The historical perspective provided by John Kay in his article presents a compelling rationale for re-thinking what a state is and what it should do. The production relationships and consumption patterns that characterise today’s interconnected global economy mean that sub-national regions or cities are more natural units within which to analyse socioeconomic development and the policies to promote it. Indeed, in Europe and elsewhere the globalization of the last twenty years has been associated with considerable devolution of policy-making powers from national to sub-national levels in search of an ‘economic dividend’ and/or the closing of a ‘democratic deficit’ (Morgan, 2002; Diaz-Serrano and Rodríuez-Pose, 2015). A result is that the powers once typically associated with the nation state are now distributed in different ways in different places, and increasingly are also exercised in new ways that reflect more porous boundaries between public and private sectors.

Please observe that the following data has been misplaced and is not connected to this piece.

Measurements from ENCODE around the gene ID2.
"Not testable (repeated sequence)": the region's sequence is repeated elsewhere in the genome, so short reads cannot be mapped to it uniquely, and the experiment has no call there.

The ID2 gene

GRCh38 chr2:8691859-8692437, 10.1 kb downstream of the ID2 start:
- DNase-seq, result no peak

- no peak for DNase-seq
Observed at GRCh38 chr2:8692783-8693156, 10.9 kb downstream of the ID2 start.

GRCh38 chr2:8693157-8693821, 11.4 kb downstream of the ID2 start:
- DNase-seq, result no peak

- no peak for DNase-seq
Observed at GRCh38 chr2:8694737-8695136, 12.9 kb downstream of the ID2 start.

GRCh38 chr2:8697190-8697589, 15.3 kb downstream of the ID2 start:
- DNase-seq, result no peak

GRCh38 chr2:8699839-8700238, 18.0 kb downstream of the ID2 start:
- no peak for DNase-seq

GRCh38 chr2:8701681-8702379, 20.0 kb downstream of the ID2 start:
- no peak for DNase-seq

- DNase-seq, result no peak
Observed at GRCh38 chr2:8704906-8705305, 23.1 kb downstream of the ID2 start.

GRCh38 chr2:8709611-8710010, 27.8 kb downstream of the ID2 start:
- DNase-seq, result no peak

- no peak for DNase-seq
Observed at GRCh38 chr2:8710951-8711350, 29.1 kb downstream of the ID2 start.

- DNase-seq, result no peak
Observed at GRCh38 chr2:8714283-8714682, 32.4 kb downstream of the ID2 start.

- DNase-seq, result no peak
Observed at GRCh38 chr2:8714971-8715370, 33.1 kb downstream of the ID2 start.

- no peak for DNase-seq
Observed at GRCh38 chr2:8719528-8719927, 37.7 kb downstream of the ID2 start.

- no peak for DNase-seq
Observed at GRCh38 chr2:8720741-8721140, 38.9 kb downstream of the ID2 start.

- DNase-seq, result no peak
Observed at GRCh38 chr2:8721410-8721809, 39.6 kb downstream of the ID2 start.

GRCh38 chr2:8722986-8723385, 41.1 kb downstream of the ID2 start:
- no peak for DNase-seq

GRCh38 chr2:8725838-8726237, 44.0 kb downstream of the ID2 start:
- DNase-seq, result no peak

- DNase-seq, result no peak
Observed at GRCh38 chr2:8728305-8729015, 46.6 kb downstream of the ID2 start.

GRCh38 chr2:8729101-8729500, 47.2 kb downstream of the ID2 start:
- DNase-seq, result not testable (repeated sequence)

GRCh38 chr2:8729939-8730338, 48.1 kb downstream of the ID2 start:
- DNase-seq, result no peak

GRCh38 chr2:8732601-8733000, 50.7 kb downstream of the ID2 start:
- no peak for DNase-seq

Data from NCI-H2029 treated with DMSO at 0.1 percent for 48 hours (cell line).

How to Cite:
Wilson, J.R., 2016. The Economics of Small States; Observations from Scotland - a Comment. Welsh Economic Review, 24, pp.11–12. DOI: http://doi.org/10.18573/j.2016.10048